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Is My Data Safe on the Cloud?

Is my data safe on the Cloud? It is an often asked question but not one that has a straightforward answer.

Being online to advertise your services, communicate with your customers and to compete in markets that are becoming more and more competitive and saturated is a must for any business. In the modern day, all of us use the internet as our first port of call for new business, or to learn about something – we “Google it”.

Is my data safe on the Cloud? It is an often asked question but not one that has a straightforward answer.

Being online to advertise your services, communicate with your customers and to compete in markets that are becoming more and more competitive and saturated is a must for any business. In the modern day, all of us use the internet as our first port of call for new business, or to learn about something – we “Google it”.

Having no presence on the internet is simply not an option in today’s business world. However, this often comes back with a big security concern for many individuals, “Is my data safe?” and “What happens if I lose my data?”

There is no single answer to these questions. In the past, security had not been a major issue. Of course there were attacks and breaches, but they occurred on a much smaller scale with less financial backing. It is very different today. Attacks are now carried out by criminal gangs.

There are even websites that offer the opportunity to buy “off the shelf” attacking systems from hacking communities. This allows anyone with any basic knowledge of computers to be able to start an attack. Illegally of course.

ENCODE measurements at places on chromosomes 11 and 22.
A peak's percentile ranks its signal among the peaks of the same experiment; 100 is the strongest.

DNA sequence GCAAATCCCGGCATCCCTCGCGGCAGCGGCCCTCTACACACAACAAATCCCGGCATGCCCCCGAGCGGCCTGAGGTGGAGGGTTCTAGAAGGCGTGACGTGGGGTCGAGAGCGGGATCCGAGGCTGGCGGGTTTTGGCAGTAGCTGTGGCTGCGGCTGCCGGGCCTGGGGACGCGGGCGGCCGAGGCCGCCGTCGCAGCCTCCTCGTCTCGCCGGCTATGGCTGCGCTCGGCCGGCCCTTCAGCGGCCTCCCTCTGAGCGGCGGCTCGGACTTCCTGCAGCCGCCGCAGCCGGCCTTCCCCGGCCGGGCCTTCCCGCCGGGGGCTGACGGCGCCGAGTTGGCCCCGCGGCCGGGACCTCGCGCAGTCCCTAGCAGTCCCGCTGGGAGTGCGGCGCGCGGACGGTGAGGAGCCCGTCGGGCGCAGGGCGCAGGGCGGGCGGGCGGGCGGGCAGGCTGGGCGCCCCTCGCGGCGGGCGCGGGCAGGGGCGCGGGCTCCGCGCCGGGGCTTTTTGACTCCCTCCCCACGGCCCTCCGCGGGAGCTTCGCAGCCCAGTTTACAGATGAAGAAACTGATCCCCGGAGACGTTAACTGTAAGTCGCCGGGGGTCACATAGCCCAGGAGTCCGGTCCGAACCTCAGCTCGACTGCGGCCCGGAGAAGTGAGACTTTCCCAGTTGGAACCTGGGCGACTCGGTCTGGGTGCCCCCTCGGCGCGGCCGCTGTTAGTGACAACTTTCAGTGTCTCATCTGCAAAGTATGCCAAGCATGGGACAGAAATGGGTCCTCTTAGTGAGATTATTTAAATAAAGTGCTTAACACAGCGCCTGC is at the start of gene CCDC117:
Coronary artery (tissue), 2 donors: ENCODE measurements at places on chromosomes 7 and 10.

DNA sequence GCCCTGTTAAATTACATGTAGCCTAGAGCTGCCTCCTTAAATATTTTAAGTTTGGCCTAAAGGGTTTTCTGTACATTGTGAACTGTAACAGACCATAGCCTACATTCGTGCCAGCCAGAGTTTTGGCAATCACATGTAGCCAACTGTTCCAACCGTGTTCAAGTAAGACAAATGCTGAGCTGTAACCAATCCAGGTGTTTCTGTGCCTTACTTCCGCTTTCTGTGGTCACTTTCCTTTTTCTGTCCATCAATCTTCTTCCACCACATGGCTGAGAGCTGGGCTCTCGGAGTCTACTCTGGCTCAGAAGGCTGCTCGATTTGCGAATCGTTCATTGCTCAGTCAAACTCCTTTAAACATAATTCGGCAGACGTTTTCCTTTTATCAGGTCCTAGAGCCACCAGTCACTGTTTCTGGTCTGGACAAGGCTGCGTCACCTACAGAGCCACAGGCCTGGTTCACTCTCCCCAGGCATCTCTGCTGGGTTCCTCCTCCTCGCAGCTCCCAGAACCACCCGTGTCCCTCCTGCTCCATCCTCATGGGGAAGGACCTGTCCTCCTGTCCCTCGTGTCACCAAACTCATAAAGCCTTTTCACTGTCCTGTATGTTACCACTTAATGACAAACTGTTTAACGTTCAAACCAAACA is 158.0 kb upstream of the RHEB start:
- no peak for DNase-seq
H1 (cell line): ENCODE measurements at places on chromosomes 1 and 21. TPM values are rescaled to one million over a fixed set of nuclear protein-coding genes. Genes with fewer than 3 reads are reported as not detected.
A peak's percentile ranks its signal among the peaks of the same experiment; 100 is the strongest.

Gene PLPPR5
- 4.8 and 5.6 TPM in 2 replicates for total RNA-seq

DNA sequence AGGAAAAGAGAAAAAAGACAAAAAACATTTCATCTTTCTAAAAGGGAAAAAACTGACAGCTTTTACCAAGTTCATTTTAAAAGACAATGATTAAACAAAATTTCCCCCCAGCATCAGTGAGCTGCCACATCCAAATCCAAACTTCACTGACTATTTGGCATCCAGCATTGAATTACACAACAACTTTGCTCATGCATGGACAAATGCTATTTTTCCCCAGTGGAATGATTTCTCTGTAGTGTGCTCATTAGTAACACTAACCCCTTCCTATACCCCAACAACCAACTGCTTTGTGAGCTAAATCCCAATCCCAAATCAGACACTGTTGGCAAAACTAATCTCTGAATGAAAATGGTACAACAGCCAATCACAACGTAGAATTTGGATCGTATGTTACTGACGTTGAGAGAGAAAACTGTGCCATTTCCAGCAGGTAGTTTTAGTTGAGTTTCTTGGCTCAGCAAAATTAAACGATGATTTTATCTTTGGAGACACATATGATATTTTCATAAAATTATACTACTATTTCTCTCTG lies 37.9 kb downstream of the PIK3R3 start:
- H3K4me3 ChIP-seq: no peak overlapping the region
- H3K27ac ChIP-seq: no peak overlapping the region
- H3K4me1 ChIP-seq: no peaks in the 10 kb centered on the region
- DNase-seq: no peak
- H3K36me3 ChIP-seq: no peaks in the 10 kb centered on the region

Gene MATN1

So, “Is my data safe?”

The honest answer would be no. You cannot protect yourself 100%. Even the USA government fail to protect themselves fully despite the billions of dollars that they have to throw at the issue. So what chance do small and medium businesses have? Your best bet is to be knowledgeable of the most common risks and mitigate against them.

Your top priority is staff. The attitude of employees is changing and many jobs are no longer 9-5 or specifically office-based. Instead, many employees have the option to work from home, either during the day, or in the evening. They use a number of different devices – many across an unsecure home broadband networks, which are often only protected by a simple password.

Some of the devices in question are owned by the company and some by the employee themselves, which raises the question “What are my staff doing in the evenings?” Are they accessing data they should not be, or worse than that – are they downloading or giving away data?

For specific employees that require remote access, your first priority should be to ensure that they have a Static IP Address on their broadband router. For all remote access to your data, you should configure over a secure VPN tunnel.

Knowing who you are employing is also important – only give them access to sensitive data after a period of probation for example. This gives you time to build up your trust in them before allowing them greater access to company data.

Many of your employees may need to use mobile devices to connect to your company data. Restrictions should be in place as well as capturing log-in data and what data has been accessed.

With technology like this set up, it becomes easier to manage what user rights each of your employees have and to login what data has been accessed and when. However, this software can be expensive, therefore it’s not for everyone.

The second risk a company faces is malicious hacking. This can manifest itself in many different ways, from a simple email that has malicious codeembedded, or websites that have been attacked and embedded with similar malicious code.

Your best course of action here is to install a good firewall. One that comes with a security updates subscription so that it is regularly up-to-date.

If you have these procedures in place then you are improving your chances of restricting an attacker from getting to your data.

Yes, you are right to be concerned about these issues. Follow the points above to mitigate the risk, but remember – if someone really wants to hack you, they will. In which case, make sure you have some backup solutions in place.

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